On Mon, Apr 22, 2013 at 9:04 PM, Florian Pflug <f...@phlo.org> wrote:
> The one downside of the fnv1+shift approach is that it's built around
> the assumption that processing 64-bytes at once is the sweet spot. That
> might be true for x86 and x86_64 today, but it won't stay that way for
> long, and quite surely isn't true for other architectures. That doesn't
> necessarily rule it out, but it certainly weakens the argument that
> slipping it into 9.3 avoids having the change the algorithm later...

It's actually 128 bytes as it was tested. The ideal shape depends on
multiplication latency, multiplication throughput and amount of
registers available. Specifically BLCKSZ/mul_throughput_in_bytes needs
to be larger than BLCKSZ/(N_SUMS*sizeof(uint32))*(mul latency + 2*xor
latency). For latest Intel the values are 8192/16 = 512 and
8192/(32*4)*(5 + 2*1) = 448. 128 bytes is also 8 registers which is
the highest power of two fitting into architectural registers (16).
This means that the value chosen is indeed the sweet spot for x86
today. For future processors we can expect the multiplication width to
increase and possibly the latency too shifting the sweet spot into
higher widths. In fact, Haswell coming out later this year should have
AVX2 instructions that introduce integer ops on 256bit registers,
making the current choice already suboptimal.

All that said, having a lower width won't make the algorithm slower on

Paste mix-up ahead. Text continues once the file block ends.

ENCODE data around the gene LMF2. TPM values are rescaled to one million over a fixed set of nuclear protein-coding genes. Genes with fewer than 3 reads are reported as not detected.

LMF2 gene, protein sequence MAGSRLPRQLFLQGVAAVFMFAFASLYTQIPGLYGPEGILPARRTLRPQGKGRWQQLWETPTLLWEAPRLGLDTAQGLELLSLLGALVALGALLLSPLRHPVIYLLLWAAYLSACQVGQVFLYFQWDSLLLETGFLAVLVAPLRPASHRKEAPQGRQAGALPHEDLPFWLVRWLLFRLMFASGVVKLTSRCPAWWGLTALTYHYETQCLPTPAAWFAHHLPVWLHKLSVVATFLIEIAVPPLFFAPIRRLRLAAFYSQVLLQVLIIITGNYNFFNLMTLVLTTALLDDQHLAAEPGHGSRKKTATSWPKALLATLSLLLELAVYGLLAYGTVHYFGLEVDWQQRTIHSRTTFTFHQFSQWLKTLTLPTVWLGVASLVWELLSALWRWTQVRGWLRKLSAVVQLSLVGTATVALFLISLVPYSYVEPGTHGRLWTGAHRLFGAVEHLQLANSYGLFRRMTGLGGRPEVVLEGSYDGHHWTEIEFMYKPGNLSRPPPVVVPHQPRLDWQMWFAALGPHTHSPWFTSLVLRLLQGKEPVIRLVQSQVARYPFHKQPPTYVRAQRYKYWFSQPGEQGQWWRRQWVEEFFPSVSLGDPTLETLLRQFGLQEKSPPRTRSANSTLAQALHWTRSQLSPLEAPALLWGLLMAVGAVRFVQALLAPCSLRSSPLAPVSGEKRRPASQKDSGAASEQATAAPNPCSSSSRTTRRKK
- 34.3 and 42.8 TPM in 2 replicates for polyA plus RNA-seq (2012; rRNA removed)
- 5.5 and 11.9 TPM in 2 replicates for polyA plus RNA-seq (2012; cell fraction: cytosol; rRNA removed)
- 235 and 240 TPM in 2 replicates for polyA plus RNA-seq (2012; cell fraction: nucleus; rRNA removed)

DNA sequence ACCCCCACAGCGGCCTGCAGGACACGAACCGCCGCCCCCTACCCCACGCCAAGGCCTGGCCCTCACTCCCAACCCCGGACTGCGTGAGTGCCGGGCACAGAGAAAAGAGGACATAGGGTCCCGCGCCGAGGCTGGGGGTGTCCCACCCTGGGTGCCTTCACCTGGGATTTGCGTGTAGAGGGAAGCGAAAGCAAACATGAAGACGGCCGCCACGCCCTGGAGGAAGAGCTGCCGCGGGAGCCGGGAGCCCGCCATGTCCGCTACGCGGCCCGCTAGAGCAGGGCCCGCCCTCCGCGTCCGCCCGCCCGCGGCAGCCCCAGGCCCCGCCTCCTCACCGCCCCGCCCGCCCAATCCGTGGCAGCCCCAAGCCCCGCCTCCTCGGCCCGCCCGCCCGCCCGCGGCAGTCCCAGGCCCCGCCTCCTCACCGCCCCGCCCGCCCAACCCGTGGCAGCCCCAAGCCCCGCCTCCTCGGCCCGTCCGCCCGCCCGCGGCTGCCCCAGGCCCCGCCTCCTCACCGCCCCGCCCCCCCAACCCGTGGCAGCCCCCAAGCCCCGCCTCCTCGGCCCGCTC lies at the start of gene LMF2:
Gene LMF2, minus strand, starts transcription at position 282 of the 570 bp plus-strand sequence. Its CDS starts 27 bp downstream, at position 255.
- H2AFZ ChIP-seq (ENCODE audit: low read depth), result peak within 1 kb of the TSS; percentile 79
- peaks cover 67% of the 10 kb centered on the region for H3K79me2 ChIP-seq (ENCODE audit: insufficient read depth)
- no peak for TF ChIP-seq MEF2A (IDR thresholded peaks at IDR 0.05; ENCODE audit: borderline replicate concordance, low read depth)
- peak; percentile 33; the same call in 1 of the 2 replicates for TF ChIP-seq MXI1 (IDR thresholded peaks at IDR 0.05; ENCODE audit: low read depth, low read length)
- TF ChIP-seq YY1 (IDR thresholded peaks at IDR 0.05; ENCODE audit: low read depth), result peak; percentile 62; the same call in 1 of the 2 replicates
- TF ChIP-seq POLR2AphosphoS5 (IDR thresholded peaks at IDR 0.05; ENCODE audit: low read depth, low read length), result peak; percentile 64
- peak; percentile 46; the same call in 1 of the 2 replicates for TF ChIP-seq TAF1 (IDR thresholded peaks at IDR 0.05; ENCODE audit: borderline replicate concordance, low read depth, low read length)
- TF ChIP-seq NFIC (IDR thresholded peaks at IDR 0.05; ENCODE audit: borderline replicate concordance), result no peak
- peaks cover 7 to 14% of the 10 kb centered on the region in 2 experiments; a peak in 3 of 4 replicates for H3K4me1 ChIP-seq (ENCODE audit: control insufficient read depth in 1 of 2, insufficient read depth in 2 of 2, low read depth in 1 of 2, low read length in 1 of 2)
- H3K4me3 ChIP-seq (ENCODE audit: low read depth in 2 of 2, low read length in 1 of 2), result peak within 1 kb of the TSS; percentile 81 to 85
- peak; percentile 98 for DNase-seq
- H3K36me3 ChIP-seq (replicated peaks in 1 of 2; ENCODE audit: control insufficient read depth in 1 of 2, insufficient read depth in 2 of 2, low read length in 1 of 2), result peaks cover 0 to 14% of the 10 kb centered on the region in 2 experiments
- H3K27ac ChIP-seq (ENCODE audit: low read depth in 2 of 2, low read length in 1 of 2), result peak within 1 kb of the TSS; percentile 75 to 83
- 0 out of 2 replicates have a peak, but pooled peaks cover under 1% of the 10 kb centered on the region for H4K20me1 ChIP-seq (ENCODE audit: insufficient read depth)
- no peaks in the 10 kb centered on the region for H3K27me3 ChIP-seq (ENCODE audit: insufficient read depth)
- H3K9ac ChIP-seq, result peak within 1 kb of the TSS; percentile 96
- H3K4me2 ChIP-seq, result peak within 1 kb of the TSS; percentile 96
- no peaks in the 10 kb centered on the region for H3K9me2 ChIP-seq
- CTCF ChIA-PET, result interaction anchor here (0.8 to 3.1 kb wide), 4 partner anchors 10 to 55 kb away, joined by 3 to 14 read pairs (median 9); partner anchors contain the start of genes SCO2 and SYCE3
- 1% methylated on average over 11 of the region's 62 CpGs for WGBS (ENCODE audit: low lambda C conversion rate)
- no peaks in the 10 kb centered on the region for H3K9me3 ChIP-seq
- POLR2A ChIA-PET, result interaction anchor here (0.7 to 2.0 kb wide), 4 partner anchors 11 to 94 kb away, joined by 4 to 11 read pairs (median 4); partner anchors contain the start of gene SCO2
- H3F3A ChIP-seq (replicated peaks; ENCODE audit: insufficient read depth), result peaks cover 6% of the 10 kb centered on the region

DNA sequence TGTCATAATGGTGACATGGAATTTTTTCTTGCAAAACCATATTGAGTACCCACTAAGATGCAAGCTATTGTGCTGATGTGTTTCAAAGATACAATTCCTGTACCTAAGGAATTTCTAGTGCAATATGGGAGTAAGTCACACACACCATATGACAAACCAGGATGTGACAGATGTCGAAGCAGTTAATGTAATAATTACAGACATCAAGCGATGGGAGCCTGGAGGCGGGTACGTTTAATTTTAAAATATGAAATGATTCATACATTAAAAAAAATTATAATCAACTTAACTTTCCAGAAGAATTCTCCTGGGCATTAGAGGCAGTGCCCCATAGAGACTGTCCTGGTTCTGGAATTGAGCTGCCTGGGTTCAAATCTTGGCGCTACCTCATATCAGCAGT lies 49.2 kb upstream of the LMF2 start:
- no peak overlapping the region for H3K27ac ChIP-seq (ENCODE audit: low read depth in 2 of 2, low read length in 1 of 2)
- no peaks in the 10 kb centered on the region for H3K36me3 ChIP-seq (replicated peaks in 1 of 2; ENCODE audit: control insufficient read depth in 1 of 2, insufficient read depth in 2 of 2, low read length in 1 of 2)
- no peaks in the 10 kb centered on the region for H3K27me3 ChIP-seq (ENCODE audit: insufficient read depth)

future processors, it will just leave some parallelism on the table
that could be used to make it even faster. The line in the sand needed
to be drawn somewhere, I chose the maximum comfortable width today
fearing that even that would be shot down based on code size.
Coincidentally 32 elements is also the internal parallelism that GPUs
have settled on. We could bump the width up by one notch to buy some
future safety, but after that I'm skeptical we will see any
conventional processors that would benefit from a higher width. I just
tested that the auto-vectorized version runs at basically identical
speed as GCC's inability to do good register allocation means that it
juggles values between registers and the stack one way or the other.

So to recap, I don't know of any CPUs where a lower value would be
better. Raising the width by one notch would mean better performance
on future processors, but raising it further would just bloat the size
of the inner loop without much benefit in sight.

Ants Aasma

Cybertec Schönig & Schönig GmbH
Gröhrmühlgasse 26
A-2700 Wiener Neustadt
Web: http://www.postgresql-support.de

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